South Carolina Gov. Nikki Haley told state government retirees their pension system needs to be overhauled to stay in the black but that state promises to them will be kept.
The state's unfunded retirement tab now is at least $13 billion and the state doesn't know how it's going to pay, Haley said.
"What I want you to know is you are going to get everything that you were promised," Haley said to loud applause. "We've got to get a pension that's solvent."
She compared the system to a home with the owner only able to make interest payments.
"If South Carolina doesn't do something, we're going to have to go into foreclosure."
The pension system is turning in large investment gains coming out of the recession. And the $13 billion gap is an obligation that would be paid over 30 years.
Bob Borden, executive director of the State Retirement System Investment Commission told retirees that since July, the state's investment returns are up nearly 15 percent.
He also claims the state has regained all the losses from the stock market meltdown of 2008.
"We are back in the black," Borden said, also to loud applause.
Nonetheless, the state is still slightly behind the 8 percent long-term rate of return it needs, Borden said.
That has state pensioners worried about getting a cost of living adjustment this year after not getting one last year. While they are scheduled to receive an estimated 1.7 percent this year, a retirement board Haley chairs could nix that.
"We definitely need to get one this year and I don't care what she says," said Bobby Irick, 81, and a 35-year Department of Juvenile Justice veteran living in Columbia and fretting rising gas and food prices.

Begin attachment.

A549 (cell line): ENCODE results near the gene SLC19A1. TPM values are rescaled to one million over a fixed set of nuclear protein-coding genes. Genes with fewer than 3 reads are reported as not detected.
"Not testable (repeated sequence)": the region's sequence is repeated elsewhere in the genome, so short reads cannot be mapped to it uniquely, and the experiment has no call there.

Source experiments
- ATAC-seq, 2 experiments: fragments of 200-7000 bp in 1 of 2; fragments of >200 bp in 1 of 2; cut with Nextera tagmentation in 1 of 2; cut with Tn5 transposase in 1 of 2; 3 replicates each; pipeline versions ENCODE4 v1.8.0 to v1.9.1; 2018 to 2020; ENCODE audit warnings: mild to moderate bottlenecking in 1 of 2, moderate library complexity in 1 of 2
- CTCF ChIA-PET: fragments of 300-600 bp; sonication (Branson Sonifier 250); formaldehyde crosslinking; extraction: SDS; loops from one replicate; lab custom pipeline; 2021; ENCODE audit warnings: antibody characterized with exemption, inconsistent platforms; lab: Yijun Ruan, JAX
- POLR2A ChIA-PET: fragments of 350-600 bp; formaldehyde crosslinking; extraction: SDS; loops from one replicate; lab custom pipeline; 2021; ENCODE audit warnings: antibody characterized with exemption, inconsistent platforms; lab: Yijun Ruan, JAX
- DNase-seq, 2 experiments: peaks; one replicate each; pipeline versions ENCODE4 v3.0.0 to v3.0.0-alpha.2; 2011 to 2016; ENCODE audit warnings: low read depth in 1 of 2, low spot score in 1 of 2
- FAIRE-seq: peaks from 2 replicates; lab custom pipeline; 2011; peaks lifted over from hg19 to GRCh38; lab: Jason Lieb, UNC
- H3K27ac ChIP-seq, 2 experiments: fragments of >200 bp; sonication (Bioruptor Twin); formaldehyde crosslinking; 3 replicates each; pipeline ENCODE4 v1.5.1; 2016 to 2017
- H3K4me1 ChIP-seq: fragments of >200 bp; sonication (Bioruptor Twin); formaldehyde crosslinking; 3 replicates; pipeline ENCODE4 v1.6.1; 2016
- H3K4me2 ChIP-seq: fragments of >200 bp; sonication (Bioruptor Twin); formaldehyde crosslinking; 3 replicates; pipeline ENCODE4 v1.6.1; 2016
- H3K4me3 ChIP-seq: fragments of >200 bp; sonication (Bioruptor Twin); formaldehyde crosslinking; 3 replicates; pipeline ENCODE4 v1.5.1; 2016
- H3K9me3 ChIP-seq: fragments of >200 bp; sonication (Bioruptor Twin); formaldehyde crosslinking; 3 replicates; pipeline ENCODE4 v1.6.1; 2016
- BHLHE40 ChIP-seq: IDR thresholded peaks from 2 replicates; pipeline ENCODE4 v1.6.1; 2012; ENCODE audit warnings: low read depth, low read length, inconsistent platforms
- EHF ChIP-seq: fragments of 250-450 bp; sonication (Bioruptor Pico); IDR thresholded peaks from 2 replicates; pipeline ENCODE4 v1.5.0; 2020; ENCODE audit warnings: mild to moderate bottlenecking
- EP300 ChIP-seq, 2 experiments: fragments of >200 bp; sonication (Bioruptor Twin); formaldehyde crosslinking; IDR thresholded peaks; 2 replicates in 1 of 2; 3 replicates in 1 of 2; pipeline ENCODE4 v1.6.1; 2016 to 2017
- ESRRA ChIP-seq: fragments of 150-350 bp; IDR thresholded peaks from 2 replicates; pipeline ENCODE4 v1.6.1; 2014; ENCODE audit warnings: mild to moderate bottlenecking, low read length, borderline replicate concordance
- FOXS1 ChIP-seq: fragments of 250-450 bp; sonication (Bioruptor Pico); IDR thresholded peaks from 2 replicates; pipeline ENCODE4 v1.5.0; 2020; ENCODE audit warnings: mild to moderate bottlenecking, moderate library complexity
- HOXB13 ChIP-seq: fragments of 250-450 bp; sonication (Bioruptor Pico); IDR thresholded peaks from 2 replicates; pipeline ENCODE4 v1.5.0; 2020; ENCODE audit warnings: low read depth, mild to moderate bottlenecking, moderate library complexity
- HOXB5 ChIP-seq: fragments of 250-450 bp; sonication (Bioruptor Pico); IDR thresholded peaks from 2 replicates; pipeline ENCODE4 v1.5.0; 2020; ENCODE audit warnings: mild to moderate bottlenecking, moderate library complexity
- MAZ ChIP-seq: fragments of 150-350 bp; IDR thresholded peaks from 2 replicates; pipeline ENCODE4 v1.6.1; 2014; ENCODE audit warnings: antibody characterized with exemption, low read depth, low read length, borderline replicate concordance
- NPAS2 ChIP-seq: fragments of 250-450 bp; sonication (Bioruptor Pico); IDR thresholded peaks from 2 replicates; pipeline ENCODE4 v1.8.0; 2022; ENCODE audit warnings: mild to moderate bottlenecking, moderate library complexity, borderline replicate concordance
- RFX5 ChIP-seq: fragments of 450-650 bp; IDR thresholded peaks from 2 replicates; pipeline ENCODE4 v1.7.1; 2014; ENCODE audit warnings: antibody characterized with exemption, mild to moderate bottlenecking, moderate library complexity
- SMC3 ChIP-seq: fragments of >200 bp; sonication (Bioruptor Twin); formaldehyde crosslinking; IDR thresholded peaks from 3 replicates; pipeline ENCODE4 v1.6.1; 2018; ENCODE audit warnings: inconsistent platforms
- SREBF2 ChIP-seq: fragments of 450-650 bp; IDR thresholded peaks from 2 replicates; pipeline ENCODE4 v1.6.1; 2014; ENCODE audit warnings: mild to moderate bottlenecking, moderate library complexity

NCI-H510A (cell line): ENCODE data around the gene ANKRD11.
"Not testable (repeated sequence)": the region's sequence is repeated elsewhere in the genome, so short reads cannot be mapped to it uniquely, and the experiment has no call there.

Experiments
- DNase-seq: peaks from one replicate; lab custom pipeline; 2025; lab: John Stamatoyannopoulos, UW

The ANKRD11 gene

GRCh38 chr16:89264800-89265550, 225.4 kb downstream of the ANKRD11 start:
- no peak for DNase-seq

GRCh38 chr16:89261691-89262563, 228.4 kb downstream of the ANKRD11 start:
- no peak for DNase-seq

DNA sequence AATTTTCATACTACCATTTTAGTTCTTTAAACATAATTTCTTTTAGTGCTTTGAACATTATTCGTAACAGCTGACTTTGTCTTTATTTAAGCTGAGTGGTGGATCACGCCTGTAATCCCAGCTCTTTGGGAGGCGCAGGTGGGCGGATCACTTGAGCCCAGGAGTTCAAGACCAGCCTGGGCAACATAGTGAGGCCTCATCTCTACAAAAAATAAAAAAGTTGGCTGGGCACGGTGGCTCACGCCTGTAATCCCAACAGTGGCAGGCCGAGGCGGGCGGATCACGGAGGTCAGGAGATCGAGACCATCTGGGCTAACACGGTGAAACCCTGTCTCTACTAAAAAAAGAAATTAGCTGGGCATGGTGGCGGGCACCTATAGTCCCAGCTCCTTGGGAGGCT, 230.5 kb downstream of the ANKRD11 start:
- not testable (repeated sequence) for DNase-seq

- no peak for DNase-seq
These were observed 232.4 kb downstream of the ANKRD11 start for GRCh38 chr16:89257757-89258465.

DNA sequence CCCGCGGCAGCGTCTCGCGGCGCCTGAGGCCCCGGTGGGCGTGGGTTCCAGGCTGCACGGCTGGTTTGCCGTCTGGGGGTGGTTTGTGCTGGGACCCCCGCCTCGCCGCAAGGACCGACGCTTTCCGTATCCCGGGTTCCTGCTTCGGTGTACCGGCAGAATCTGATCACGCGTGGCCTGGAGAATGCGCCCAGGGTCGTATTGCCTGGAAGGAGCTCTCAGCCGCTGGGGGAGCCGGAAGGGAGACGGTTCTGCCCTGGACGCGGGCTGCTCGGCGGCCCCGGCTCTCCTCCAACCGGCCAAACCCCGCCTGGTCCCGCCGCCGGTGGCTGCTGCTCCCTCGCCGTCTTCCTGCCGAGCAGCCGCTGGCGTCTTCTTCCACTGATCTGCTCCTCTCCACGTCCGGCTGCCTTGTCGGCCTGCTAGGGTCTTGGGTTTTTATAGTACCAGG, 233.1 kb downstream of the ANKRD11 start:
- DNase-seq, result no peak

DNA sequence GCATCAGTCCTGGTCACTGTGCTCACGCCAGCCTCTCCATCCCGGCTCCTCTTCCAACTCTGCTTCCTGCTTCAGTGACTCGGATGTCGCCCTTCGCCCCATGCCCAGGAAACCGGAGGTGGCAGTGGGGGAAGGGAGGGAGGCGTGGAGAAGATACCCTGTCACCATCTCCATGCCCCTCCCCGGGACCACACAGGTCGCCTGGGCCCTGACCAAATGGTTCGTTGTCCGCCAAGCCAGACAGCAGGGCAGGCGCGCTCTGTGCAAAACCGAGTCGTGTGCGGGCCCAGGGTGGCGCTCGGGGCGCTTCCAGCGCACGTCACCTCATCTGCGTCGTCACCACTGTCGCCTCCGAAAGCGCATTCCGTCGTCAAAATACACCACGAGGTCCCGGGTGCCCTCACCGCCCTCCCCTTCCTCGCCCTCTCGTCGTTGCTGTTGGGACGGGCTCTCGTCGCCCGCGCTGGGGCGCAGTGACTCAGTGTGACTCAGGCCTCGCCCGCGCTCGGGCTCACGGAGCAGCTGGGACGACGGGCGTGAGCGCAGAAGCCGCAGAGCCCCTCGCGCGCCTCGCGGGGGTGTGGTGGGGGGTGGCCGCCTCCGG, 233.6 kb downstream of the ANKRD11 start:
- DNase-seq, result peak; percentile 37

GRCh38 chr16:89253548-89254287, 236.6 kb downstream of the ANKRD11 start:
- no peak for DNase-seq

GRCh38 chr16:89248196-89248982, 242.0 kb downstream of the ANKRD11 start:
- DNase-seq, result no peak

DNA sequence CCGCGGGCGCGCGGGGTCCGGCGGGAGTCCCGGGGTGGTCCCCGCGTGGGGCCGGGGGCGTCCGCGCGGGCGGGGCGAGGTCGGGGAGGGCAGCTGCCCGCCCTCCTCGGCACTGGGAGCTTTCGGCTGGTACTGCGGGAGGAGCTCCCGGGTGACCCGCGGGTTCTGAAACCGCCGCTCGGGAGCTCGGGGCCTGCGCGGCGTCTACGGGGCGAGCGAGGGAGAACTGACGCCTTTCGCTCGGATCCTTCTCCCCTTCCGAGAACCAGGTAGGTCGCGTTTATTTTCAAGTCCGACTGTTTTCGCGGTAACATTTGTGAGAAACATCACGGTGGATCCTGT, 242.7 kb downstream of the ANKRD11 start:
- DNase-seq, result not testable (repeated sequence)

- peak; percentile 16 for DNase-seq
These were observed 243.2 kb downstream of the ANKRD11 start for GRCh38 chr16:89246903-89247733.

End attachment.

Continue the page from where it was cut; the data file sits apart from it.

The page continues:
Legislators are considering changes to the system to cover costs.
On Thursday, a Senate panel will discuss a proposal requiring that new state workers use an individual savings plan without guarantees of future benefits, similar to a private sector 401(k) plan.
It's been far from popular as an option with workers: just under 20,000 people participate now while the state's primary pension plan covers more than 457,000 current, former and retired employees.
Irick doesn't like the idea of dividing current retirees and newcomers by pension options like the bill that lawmakers will discuss Thursday.
"That would be very bad," Irick said. "Everybody should be under one umbrella."
South Carolina last overhauled its pension system in 2007 to avoid running up liabilities made worse by a 28-year work requirement and years of cost-of-living increases that added to the state's pension gap.
"You can go back to 30-year retirement for new hires, certainly, said House Ways and Committee Chairman Dan Cooper.
A state Supreme Court ruling bars changes for employees who have vested in the system after five years on the job, said Cooper, a Piedmont Republican, who serves with Haley on the board overseeing state pension systems.
The 2007 overhaul law also ties cost-of-living adjustments to inflation and the state's ability to pay for them with investment gains.
South Carolina isn't alone.
States have been struggling to keep up with pension obligations and some have played out in national headlines lately, particularly in Wisconsin. Last year, Illinois, Maryland Missouri, Rhode Island, Minnesota and New Jersey were among states changing their pension laws to fill gaps, according to the National Association of State Budget Officers.
The states' problems aren't easy to compare.
Some didn't pitch in enough when they had money and they have different rates for employee contributions. For instance, South Carolina employees chip in 6.5 percent of their pay for pensions; Wisconsin workers pay nothing, but Republican Gov. Scott Walker wants them to contribute 5.8 percent.
Haley said to keep up with the current obligations, the state will have to come up with $100 million through the upcoming budget that taxpayers would have to cover. But Cooper said $32 million would cover the gap and could come from increased worker contributions.
"They could pick up the entire cost of that," said Cooper, a Republican.
That would amount to a pay cut and Cooper said while that's possible, it's a tough sell for legislators.